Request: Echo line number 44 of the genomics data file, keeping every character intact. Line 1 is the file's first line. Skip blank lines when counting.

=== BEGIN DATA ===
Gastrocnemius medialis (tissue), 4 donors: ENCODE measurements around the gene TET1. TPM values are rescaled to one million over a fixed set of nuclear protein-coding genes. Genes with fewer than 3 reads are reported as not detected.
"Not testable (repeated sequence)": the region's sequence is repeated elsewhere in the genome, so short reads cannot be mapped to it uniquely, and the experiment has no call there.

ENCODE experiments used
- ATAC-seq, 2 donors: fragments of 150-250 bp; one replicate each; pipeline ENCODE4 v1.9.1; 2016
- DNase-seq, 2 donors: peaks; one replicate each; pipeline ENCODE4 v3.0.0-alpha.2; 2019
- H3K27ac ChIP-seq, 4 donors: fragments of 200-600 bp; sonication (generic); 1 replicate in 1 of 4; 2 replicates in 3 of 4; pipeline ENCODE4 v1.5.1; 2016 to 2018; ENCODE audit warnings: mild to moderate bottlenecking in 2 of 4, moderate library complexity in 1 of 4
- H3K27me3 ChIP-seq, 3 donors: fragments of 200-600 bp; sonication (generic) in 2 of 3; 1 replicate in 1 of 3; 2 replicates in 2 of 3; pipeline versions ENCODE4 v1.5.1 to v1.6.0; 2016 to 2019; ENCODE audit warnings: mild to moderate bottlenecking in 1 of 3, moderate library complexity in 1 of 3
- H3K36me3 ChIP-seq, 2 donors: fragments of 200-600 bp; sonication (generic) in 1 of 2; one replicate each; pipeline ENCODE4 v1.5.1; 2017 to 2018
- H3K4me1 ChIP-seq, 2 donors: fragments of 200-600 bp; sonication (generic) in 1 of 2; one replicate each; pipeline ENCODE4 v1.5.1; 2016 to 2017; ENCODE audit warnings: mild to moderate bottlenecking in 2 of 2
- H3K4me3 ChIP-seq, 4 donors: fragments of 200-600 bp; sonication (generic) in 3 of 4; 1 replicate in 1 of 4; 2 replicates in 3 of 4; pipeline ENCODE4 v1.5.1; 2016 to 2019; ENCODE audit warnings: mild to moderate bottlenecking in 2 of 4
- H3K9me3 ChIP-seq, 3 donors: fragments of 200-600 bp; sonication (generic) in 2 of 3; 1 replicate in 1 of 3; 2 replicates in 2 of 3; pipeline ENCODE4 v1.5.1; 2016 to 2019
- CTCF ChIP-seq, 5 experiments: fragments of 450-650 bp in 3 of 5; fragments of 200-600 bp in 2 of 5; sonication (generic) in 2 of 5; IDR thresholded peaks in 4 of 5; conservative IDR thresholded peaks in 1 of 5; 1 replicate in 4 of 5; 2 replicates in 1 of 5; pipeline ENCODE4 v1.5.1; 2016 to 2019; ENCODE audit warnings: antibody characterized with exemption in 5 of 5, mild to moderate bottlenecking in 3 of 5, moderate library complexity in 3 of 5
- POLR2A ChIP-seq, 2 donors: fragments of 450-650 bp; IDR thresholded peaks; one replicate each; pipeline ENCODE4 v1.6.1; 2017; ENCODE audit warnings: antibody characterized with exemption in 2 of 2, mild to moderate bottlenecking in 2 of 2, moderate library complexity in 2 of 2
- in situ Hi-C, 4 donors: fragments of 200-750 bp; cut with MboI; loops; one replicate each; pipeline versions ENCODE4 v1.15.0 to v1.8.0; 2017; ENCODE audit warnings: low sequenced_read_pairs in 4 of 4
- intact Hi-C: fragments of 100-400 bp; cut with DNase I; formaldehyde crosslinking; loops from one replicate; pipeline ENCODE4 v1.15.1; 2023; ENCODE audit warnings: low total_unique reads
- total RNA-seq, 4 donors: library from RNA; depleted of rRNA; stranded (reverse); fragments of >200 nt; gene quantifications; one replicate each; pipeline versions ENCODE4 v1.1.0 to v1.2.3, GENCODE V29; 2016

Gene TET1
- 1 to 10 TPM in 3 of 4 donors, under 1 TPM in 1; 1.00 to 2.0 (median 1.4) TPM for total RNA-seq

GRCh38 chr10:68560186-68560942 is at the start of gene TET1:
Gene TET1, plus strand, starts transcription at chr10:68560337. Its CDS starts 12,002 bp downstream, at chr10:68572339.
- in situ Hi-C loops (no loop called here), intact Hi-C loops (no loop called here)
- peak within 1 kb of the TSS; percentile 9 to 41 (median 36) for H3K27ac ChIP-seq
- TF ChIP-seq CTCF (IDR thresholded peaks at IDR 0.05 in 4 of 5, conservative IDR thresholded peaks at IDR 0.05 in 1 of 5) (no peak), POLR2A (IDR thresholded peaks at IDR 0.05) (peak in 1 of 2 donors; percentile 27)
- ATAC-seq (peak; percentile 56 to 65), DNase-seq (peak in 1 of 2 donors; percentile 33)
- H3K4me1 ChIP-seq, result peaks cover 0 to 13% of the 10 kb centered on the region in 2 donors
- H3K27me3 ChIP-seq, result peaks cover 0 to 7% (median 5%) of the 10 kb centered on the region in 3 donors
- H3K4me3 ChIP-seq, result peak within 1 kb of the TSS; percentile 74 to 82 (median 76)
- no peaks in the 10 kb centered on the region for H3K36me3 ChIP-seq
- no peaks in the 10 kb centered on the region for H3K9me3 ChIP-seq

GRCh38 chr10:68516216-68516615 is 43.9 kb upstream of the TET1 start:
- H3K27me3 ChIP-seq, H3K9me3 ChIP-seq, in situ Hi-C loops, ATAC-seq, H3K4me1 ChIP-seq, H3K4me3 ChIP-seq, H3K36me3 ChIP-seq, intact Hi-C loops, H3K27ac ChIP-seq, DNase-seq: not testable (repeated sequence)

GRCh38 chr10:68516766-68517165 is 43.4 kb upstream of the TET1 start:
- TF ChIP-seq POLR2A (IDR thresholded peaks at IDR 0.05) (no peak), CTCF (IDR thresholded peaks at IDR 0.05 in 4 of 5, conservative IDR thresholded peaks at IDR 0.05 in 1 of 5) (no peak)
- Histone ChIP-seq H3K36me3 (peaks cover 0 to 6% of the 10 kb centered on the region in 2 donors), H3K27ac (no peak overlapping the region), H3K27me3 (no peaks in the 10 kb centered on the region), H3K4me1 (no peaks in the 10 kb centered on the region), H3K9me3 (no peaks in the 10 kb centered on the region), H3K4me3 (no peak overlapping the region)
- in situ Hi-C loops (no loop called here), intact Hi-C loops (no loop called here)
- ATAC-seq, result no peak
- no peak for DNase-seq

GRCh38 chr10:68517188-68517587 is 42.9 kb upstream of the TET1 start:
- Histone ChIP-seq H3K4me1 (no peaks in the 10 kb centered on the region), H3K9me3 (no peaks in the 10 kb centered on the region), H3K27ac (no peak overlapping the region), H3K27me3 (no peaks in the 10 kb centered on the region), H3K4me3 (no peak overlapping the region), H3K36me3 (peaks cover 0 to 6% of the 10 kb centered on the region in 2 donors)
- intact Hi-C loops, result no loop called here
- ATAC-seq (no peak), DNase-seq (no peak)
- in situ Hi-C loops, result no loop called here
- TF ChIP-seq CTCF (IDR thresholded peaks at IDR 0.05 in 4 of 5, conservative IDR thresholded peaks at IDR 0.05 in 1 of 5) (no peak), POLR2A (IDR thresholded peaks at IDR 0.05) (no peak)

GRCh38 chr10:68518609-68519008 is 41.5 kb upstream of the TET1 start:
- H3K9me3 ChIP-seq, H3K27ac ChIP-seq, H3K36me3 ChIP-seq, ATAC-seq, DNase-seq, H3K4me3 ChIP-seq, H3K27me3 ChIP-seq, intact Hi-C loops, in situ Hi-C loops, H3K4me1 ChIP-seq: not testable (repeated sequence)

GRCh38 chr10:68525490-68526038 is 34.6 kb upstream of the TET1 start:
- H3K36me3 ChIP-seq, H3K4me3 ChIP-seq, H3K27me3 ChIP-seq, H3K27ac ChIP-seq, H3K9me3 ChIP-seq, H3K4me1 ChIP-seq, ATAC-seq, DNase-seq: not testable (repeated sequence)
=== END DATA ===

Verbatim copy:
GRCh38 chr10:68518609-68519008 is 41.5 kb upstream of the TET1 start: